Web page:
This was a day I stepped back in time.

26 comments:

  1. Places like this are still out there. It's sooo much fun. In a way it's like finding that old car or motorcycle in the barn that's been there for 50 years or so.

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    1. One Fly -- You are right -- it is fun. I hope I can find more places like this as I travel around. Perhaps you have some where you live? Now if they have even just one corporate business such as a McDonalds or a Subway that disqualifies the place from being in a time warp. thanks for the comment -- barbara

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  2. What an awesome find. Wonderful that the proprietor was so hospitable. That makes for an interesting photo memory. Also, really liked the old church on your other blog...very cool!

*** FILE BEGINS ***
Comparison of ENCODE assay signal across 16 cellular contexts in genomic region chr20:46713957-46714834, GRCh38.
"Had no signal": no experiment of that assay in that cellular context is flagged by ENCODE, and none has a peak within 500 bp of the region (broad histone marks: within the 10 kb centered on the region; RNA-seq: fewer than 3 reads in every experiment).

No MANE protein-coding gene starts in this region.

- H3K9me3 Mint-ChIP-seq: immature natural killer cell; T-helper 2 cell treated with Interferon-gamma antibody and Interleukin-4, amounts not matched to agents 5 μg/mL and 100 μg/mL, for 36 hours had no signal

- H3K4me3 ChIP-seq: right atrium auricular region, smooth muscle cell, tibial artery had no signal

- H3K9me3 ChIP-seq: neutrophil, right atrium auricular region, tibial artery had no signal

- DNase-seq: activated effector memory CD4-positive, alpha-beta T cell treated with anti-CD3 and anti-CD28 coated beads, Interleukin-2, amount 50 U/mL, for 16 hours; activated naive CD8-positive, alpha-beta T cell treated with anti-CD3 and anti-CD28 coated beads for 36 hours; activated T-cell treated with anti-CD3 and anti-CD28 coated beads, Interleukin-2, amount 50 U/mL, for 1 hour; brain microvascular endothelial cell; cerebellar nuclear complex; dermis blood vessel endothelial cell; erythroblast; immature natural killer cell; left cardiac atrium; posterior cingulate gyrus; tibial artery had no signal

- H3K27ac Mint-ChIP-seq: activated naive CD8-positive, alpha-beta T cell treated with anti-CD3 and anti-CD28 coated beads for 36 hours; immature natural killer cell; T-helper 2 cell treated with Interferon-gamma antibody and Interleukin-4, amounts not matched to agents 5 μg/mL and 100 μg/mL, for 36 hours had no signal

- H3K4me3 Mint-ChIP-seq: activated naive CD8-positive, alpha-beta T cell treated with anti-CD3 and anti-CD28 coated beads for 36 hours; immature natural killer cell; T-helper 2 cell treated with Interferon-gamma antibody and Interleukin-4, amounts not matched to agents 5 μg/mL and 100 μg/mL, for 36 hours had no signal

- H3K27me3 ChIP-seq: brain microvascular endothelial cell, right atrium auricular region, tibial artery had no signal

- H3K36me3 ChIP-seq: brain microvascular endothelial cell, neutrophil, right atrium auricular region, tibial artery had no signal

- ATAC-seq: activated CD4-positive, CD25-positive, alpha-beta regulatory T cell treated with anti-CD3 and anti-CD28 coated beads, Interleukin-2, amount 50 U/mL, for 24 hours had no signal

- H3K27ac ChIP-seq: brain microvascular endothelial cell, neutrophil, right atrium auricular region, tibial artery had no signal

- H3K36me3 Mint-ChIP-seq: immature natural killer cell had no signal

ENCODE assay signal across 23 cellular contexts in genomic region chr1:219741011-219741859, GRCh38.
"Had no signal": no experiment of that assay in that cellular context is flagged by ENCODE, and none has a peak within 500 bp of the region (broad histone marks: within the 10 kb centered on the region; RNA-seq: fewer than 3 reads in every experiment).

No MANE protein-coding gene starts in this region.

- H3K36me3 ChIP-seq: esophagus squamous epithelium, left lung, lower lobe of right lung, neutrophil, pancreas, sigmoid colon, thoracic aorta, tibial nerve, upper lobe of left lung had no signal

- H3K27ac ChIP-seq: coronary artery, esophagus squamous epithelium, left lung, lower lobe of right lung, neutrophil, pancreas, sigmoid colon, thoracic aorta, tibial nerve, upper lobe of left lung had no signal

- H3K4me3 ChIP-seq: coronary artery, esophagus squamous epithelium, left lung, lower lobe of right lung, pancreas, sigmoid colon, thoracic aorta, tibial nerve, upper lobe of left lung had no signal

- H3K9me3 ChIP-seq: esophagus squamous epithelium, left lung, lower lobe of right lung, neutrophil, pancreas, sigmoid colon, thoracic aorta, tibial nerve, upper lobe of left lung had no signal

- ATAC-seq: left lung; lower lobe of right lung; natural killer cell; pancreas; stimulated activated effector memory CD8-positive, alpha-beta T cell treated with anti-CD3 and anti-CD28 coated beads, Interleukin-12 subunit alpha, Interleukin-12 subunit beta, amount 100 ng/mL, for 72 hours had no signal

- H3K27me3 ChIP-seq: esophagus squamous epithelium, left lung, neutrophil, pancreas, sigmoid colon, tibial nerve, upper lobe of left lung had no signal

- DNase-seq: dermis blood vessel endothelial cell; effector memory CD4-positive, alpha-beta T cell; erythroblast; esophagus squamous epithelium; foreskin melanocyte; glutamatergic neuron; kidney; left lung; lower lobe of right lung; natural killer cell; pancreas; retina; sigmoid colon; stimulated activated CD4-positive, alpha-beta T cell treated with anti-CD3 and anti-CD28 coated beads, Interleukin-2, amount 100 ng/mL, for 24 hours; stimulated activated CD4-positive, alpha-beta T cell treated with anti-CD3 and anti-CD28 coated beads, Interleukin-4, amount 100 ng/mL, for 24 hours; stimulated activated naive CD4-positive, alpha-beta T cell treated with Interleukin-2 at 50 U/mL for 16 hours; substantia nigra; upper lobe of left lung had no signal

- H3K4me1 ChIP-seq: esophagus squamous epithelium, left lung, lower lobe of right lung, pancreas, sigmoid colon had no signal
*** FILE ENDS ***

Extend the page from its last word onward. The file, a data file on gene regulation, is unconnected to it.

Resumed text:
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    1. turquoisemoon -- thanks for the comment on the old church. That was a tricky photo to get. I run into the most interesting and nice folks in Ky. The native Kentuckians are so willing to tell you all you need to know and then some. -- thanks -- barbara

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  3. Well there is this -

    http://oneflyspictureplace.blogspot.com/search?q=lascar

    Just one picture of it right behind where I live. Not much left but there was a Post Office at one tome. A friend used to catch crappie four miles to the west. Water has been gone for many years just like the people who went to get their mail.

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    1. Thanks for the link -- took a look at the place. Not much left to it anymore from your pics. The terrain and mountains sure tell me it is the west. It looks like a lovely place to live if it is solitude you are after -- which many are after. thanks again -- barbara